Master Mindset to Manage Stress

Stress taxes the mind, body, and spirit. It can rob us of our productivity and joy.

What is it that stresses you the most in your day to day work and ministry?

  • Overload – too much to do in the time allotted?
  • Frequent interruptions when you’re trying to prepare a sermon?
  • Negative comments from a dissatisfied parishioner?
  • Difficulty moving forward with an agenda because someone invariably has an objection?

Step one in reducing or managing your stress? Master your mindset!

Mindset is the collection of thoughts you regularly think. It is your view of things. Mindset matters in stress management. Use this process:

  1. Identify the event that stresses you most and write down the thoughts you typically think when this event occurs. (Just write down your raw, automatic thoughts.)
     

  2. Examine these thoughts by asking, “Are they true, realistic, helpful? What would be a more accurate, realistic, hopeful appraisal of the situation?”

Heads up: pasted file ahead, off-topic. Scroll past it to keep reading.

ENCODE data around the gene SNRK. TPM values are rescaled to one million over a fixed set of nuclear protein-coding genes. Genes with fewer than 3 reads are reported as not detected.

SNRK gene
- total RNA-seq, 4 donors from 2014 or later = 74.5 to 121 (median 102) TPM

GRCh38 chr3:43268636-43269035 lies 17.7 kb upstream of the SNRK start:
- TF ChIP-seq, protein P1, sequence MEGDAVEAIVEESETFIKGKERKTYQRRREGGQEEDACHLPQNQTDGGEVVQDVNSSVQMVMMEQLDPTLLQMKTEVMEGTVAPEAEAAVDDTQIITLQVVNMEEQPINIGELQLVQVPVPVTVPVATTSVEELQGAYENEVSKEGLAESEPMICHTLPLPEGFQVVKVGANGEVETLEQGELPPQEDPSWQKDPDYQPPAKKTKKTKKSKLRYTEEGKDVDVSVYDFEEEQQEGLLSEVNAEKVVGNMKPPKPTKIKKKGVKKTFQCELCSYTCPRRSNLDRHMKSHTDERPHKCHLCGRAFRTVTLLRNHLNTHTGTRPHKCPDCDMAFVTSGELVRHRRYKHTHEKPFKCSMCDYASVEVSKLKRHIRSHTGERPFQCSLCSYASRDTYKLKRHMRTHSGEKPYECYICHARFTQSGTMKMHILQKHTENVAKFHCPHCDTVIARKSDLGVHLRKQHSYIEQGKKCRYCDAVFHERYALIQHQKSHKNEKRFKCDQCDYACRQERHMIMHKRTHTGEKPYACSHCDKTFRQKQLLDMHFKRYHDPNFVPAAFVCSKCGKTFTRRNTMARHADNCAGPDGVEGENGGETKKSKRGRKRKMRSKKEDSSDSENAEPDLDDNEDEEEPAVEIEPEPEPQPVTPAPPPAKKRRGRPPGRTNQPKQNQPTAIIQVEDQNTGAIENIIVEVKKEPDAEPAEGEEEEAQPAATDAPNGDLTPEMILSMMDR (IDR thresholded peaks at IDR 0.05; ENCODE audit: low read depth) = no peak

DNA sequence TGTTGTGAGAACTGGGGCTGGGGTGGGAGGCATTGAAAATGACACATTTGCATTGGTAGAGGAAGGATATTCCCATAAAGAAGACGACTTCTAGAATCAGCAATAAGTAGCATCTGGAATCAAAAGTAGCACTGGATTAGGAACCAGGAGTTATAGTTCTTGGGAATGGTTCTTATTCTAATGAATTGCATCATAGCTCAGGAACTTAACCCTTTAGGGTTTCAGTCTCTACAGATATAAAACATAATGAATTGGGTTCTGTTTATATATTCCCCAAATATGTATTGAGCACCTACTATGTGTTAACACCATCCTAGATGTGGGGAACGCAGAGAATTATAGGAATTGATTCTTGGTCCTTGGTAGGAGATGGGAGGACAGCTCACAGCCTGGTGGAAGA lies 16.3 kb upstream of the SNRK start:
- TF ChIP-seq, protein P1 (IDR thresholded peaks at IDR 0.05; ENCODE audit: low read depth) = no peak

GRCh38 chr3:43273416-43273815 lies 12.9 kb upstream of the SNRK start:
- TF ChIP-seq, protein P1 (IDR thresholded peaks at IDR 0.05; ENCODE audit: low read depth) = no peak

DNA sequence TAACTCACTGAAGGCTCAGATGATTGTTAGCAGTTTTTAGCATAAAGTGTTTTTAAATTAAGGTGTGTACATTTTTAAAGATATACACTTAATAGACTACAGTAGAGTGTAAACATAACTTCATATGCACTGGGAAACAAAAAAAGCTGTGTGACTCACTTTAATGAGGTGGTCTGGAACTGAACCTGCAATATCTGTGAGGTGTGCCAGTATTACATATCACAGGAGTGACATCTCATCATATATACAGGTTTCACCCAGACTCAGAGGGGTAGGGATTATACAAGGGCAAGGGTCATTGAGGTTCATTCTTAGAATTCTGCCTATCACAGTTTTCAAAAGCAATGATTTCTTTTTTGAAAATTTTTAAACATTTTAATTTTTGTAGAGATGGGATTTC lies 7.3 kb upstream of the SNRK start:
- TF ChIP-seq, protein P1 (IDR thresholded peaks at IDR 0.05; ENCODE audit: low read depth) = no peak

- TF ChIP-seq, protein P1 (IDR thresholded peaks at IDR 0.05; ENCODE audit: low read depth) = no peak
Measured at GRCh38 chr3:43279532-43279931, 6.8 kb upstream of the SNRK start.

3. Write out the most hopeful, accurate, and helpful appraisal of the situation. Examples:


    “I can’t stand it any longer” may lead to feelings of extreme frustration or hopelessness. Simply changing the thought to “This situation is very difficult to manage” is not only more accurate, it is also more hopeful. The result is a decrease in frustration and fewer stress hormones.

    Thinking “people don’t want to grow” will likely lead to irritation, frustration, and impatience. Simply changing this to “people are having difficulty envisioning and embracing growth and change” reduces frustration and hopelessness and leads to more creative thinking about the problem.

  4. Place this somewhere where you can remind yourself to reset your mindset when necessary.
     

  5. Repeat this process as many times as necessary for situations that stress you out.

Negative self-talk leads to feelings of frustration, overwhelm, discouragement, anger, or hopelessness. The brain responds to these negative emotions by signaling the body to release stress hormones. When this occurs on a routine basis, it can lead to burnout.

Developing a mindset based in hopefulness and realism leads naturally to problem solving. It also promotes a sense of mastery and confidence. The emotional response becomes increasingly calm.

This isn’t to say you will no longer get upset or stressed sometimes. Your ministry role entails occasional difficult encounters with people and challenges in leading people toward goals.

However, you can develop a mindset that helps you reach your goals in the midst of the stress.